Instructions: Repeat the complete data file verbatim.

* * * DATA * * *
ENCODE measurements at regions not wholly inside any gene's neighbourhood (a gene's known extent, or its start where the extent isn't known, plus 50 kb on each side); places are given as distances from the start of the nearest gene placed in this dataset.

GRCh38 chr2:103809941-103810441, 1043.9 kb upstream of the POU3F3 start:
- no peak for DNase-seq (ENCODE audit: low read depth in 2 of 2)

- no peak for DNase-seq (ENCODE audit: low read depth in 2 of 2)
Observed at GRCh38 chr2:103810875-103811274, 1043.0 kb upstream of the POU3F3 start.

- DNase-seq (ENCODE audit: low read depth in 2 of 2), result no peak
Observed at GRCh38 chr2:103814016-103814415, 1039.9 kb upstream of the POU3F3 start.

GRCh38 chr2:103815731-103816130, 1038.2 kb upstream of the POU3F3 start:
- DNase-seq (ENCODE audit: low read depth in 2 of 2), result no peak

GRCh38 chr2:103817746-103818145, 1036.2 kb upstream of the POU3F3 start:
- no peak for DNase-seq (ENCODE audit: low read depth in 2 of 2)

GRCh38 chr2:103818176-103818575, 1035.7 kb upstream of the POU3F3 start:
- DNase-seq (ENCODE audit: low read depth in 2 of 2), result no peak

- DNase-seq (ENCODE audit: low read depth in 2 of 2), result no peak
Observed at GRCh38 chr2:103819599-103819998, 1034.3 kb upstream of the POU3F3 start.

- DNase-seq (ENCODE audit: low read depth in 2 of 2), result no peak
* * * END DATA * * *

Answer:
ENCODE measurements at regions not wholly inside any gene's neighbourhood (a gene's known extent, or its start where the extent isn't known, plus 50 kb on each side); places are given as distances from the start of the nearest gene placed in this dataset.

GRCh38 chr2:103809941-103810441, 1043.9 kb upstream of the POU3F3 start:
- no peak for DNase-seq (ENCODE audit: low read depth in 2 of 2)

- no peak for DNase-seq (ENCODE audit: low read depth in 2 of 2)
Observed at GRCh38 chr2:103810875-103811274, 1043.0 kb upstream of the POU3F3 start.

- DNase-seq (ENCODE audit: low read depth in 2 of 2), result no peak
Observed at GRCh38 chr2:103814016-103814415, 1039.9 kb upstream of the POU3F3 start.

GRCh38 chr2:103815731-103816130, 1038.2 kb upstream of the POU3F3 start:
- DNase-seq (ENCODE audit: low read depth in 2 of 2), result no peak

GRCh38 chr2:103817746-103818145, 1036.2 kb upstream of the POU3F3 start:
- no peak for DNase-seq (ENCODE audit: low read depth in 2 of 2)

GRCh38 chr2:103818176-103818575, 1035.7 kb upstream of the POU3F3 start:
- DNase-seq (ENCODE audit: low read depth in 2 of 2), result no peak

- DNase-seq (ENCODE audit: low read depth in 2 of 2), result no peak
Observed at GRCh38 chr2:103819599-103819998, 1034.3 kb upstream of the POU3F3 start.

- DNase-seq (ENCODE audit: low read depth in 2 of 2), result no peak